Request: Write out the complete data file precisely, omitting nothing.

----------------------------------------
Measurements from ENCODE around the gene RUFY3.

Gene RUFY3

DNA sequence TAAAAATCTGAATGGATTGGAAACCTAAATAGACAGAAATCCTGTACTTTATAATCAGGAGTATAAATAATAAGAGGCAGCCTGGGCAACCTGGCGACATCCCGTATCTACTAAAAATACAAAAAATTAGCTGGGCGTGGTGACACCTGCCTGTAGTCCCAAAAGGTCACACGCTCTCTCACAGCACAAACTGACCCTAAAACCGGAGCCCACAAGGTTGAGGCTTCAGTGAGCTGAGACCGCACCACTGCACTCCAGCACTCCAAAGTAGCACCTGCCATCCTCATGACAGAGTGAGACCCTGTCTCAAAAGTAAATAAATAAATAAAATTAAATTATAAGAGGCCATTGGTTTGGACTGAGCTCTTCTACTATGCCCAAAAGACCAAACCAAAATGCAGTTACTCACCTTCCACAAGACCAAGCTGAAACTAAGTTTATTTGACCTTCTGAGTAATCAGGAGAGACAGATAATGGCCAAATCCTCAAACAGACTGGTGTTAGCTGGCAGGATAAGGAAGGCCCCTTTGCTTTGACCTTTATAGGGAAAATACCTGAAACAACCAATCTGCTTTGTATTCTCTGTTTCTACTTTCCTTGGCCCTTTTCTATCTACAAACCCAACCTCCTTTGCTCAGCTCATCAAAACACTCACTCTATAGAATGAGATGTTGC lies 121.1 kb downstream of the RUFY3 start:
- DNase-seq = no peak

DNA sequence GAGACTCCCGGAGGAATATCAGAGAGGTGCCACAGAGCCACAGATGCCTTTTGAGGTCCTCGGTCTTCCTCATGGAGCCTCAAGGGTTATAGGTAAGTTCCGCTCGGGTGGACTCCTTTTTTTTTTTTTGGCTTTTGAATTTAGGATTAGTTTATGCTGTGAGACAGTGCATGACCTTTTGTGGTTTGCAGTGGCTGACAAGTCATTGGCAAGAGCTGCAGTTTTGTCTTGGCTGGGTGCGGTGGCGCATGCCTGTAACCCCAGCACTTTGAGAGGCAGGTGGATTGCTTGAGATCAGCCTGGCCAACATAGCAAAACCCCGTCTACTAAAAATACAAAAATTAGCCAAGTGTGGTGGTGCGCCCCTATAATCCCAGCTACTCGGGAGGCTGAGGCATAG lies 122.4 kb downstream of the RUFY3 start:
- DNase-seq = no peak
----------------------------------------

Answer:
Measurements from ENCODE around the gene RUFY3.

Gene RUFY3

DNA sequence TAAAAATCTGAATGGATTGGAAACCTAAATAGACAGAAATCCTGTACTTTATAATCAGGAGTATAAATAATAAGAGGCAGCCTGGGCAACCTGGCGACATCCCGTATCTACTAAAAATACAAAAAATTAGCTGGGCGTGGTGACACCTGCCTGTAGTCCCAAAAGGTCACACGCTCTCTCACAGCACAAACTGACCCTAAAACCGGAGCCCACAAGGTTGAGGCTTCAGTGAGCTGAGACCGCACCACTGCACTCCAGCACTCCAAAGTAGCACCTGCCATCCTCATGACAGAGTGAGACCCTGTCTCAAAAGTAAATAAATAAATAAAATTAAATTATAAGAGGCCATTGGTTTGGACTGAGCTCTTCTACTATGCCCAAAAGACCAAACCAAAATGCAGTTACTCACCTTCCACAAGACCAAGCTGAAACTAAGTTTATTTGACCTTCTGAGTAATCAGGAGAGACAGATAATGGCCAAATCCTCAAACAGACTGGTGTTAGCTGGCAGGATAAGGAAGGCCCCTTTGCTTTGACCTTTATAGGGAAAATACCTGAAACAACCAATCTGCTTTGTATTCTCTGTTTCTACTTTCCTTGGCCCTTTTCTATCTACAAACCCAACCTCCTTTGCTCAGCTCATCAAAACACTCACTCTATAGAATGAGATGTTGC lies 121.1 kb downstream of the RUFY3 start:
- DNase-seq = no peak

DNA sequence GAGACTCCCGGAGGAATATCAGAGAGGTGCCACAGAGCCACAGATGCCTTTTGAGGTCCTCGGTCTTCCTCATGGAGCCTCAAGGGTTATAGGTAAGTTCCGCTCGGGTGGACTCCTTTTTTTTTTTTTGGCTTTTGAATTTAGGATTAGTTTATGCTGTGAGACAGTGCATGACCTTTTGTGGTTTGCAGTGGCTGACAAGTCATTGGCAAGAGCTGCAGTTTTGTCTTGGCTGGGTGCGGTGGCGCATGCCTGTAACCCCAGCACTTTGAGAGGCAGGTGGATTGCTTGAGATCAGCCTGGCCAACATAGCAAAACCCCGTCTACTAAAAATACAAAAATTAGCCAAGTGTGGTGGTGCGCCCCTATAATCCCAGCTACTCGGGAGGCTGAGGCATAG lies 122.4 kb downstream of the RUFY3 start:
- DNase-seq = no peak